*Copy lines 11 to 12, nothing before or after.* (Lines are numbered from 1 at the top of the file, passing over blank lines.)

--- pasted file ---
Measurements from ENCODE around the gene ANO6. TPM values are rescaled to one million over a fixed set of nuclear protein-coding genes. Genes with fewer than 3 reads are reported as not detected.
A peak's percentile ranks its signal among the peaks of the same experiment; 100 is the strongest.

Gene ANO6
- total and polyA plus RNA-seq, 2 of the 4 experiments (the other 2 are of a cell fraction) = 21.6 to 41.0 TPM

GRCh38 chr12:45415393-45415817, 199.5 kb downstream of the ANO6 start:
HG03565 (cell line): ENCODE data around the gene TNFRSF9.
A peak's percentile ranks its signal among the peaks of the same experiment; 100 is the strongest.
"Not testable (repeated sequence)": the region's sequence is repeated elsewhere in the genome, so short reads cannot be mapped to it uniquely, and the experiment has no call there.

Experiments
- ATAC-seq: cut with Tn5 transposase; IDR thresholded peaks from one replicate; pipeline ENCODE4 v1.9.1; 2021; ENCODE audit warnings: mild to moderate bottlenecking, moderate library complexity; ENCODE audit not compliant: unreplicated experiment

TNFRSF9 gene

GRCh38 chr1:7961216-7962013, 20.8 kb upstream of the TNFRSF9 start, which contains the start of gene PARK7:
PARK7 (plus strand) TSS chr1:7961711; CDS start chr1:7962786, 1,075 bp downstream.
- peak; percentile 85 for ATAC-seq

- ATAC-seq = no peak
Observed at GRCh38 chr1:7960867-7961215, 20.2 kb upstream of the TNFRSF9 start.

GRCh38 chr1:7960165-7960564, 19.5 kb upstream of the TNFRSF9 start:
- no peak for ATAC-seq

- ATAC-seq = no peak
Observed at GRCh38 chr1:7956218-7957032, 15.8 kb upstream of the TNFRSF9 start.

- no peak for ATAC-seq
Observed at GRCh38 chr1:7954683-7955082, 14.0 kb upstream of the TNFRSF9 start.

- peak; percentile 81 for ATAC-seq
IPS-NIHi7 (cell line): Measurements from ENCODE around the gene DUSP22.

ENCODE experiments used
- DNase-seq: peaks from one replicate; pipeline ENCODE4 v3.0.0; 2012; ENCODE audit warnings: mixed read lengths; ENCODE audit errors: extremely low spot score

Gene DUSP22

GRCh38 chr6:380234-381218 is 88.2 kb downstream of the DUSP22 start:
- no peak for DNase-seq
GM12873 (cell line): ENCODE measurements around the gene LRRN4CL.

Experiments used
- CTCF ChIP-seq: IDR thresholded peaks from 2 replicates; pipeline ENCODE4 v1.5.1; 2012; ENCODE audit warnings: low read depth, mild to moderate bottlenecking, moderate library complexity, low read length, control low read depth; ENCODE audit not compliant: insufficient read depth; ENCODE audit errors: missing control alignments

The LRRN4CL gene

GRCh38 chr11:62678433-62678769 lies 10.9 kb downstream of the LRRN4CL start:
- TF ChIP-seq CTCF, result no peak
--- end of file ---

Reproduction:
TNFRSF9 gene

GRCh38 chr1:7961216-7962013, 20.8 kb upstream of the TNFRSF9 start, which contains the start of gene PARK7: